By Jesse Goodwin, Staff Writer
Margaret Atwood’s The Handmaid’s Tale, originally published in 1985, is one of several classic dystopian novels which have appeared on Amazon’s best-sellers list since President Trump’s election victory.
Its premise resembles Trump’s and the GOP’s anti-choice agenda.
An upcoming Hulu adaptation of the novel, which begins airing on April 26, has also contributed to its resurging popularity.
In Atwood’s novel, the U.S. government is overthrown by a fundamentalist Christian theocracy known as the Republic of Gilead.
The Republic suspends the Constitution, erodes women’s rights, and reorganizes society along militarized, hierarchical lines.
The protagonist, Offred, is a member of a social class known as “handmaids,” fertile women whose purpose is to breed children as fertility declines among both men and women.
The novel follows Offred as she fights for her freedom and searches for her husband and child, who were separated from her.
Tellingly, the novel inspired protests of Senate Bills 25 and 415, two anti-choice measures that were considered by the Texas Senate on March 20.
SB 25 prevents doctors from encouraging abortions to avoid “wrongful birth” lawsuits, meaning that parents of congenitally diseased children can no longer sue doctors who failed to inform them of the risk of giving birth.
This gives doctors an incentive to lie to or withhold information from patients.
Sen. Brandon Creighton, the bill’s author, told the Texas Tribune that without his bill, doctors could “be sued for just practicing medicine” and would feel discouraged from practicing in the state.
SB 415 prohibits doctors from giving “dilation and evacuation” abortions, in which doctors surgically remove pieces of fetal tissue; this is a common second-trimester abortion procedure. If the bill becomes law, doctors who perform the procedure would be charged with a state felony and face jail time.
Sen. José Rodriguez, a member of the Democratic opposition, told the Tribune that both bills appear “to be about restricting and further limiting a woman’s right to exercise her choice about what she’s going to do in the case of serious defects to the fetus.”
The Huffington Post reported that Texas women dressed in red robes and white bonnets—the uniform of “handmaids” in Atwood’s novel—arrived at the Senate chamber to protest both bills, which ultimately passed by votes of 21-9 and were sent to the Texas House for approval.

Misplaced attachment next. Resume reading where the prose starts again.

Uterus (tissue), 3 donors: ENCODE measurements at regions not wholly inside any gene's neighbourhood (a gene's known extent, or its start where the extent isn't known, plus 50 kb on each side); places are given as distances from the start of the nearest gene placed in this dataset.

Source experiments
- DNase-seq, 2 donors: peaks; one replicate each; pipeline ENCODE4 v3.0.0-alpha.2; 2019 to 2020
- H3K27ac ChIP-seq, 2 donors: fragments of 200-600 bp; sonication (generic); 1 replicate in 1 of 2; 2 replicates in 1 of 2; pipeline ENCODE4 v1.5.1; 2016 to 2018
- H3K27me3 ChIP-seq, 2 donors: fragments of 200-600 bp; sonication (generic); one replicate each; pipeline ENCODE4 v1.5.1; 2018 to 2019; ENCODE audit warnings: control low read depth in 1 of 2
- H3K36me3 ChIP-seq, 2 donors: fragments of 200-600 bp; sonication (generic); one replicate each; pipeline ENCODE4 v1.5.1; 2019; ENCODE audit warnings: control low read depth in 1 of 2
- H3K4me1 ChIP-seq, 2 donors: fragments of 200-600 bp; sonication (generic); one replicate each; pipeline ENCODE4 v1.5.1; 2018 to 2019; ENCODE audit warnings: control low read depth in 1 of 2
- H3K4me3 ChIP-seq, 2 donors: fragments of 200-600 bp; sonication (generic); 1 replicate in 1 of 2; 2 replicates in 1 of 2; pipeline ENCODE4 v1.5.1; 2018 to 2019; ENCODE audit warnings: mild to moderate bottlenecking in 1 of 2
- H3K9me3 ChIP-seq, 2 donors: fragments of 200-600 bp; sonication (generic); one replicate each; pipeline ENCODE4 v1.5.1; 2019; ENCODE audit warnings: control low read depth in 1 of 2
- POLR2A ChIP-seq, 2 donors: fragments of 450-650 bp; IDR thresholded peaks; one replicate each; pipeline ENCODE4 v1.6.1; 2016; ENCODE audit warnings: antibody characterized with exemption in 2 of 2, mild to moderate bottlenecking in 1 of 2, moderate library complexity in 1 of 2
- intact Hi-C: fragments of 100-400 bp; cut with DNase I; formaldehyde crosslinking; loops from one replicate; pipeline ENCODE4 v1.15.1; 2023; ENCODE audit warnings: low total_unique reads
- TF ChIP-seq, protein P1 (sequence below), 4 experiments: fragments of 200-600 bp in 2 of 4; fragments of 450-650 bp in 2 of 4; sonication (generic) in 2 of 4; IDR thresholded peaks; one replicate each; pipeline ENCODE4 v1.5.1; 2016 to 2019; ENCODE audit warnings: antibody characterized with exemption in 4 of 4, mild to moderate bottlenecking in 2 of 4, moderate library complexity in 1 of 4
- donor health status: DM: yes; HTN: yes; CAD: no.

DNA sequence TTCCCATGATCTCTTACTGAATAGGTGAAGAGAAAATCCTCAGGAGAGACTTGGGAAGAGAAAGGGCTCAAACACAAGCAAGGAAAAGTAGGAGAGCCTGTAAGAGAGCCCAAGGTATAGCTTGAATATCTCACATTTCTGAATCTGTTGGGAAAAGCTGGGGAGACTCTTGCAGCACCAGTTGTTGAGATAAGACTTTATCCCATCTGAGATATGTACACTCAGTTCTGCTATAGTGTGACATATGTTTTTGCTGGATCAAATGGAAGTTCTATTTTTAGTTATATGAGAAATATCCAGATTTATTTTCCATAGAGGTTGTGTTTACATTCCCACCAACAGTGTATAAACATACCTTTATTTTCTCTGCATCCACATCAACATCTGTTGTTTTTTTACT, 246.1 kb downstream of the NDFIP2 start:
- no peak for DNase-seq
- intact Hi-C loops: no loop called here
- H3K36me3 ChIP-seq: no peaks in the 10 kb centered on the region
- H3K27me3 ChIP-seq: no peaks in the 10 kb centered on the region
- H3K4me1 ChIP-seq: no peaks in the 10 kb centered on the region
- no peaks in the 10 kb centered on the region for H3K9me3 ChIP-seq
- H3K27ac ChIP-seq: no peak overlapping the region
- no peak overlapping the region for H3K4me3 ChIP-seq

These bills are just two of many anti-choice measures considered or enacted by legislators. According to a policy analysis from The Guttmacher Institute, a “research and policy organization committed to advancing sexual and reproductive health and rights in the United States and globally,” 18 states, most of which are Southern states, enacted 50 new abortion restrictions last year.
The analysis also found that nearly 95 percent of Southern women live in states that are considered hostile or “extremely hostile” to reproductive rights.
Despite the novel’s newfound relevance, Hulu picked up the series in April of last year, before Trump became the Republican presidential nominee.
“I was asleep before, that’s how they let it happen,” narrates actress Elisabeth Moss, who portrays Offred, in the series’ trailer. “When they slaughtered Congress, we didn’t wake up. When they blamed terrorists, and suspended the Constitution, we didn’t wake up either. Now I’m awake.”
“There are obvious similarities to what’s happening now, but it goes back much further than that,” Moss told Cosmopolitan in January.
“Margaret [Atwood] told me she wrote the book as a response to things that were happening in the world. They might not have been happening exactly like that in the United States, but they were happening.”